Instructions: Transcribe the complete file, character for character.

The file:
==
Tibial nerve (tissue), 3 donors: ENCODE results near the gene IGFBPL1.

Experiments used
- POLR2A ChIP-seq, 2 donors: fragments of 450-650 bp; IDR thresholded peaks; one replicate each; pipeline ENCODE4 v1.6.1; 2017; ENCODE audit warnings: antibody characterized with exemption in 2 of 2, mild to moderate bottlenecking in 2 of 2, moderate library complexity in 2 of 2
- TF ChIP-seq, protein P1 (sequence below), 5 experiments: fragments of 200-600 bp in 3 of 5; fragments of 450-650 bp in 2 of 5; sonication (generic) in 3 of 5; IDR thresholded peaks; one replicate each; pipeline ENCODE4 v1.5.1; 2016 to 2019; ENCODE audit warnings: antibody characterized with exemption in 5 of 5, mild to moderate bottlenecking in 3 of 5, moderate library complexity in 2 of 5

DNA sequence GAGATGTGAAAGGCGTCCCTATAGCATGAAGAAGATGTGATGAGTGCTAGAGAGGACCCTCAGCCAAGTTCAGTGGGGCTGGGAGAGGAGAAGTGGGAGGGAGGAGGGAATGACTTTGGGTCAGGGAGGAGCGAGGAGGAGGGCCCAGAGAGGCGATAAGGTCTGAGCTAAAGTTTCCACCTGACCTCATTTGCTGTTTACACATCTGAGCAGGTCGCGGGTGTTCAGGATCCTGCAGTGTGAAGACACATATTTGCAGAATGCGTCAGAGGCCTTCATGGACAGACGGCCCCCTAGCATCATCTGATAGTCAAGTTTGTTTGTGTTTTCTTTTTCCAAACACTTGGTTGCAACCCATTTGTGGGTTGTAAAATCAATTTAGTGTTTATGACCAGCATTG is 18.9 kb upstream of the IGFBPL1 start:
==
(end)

Tibial nerve (tissue), 3 donors: ENCODE results near the gene IGFBPL1.

Experiments used
- POLR2A ChIP-seq, 2 donors: fragments of 450-650 bp; IDR thresholded peaks; one replicate each; pipeline ENCODE4 v1.6.1; 2017; ENCODE audit warnings: antibody characterized with exemption in 2 of 2, mild to moderate bottlenecking in 2 of 2, moderate library complexity in 2 of 2
- TF ChIP-seq, protein P1 (sequence below), 5 experiments: fragments of 200-600 bp in 3 of 5; fragments of 450-650 bp in 2 of 5; sonication (generic) in 3 of 5; IDR thresholded peaks; one replicate each; pipeline ENCODE4 v1.5.1; 2016 to 2019; ENCODE audit warnings: antibody characterized with exemption in 5 of 5, mild to moderate bottlenecking in 3 of 5, moderate library complexity in 2 of 5

DNA sequence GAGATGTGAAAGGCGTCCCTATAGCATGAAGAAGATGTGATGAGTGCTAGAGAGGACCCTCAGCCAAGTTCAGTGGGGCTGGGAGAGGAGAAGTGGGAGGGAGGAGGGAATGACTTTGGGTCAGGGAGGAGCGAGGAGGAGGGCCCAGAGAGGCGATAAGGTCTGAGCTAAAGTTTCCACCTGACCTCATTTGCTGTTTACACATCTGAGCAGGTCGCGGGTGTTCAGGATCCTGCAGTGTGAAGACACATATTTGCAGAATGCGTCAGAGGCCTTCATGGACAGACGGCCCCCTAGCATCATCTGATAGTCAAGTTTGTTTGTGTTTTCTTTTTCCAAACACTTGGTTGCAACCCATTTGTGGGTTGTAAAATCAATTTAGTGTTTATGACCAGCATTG is 18.9 kb upstream of the IGFBPL1 start: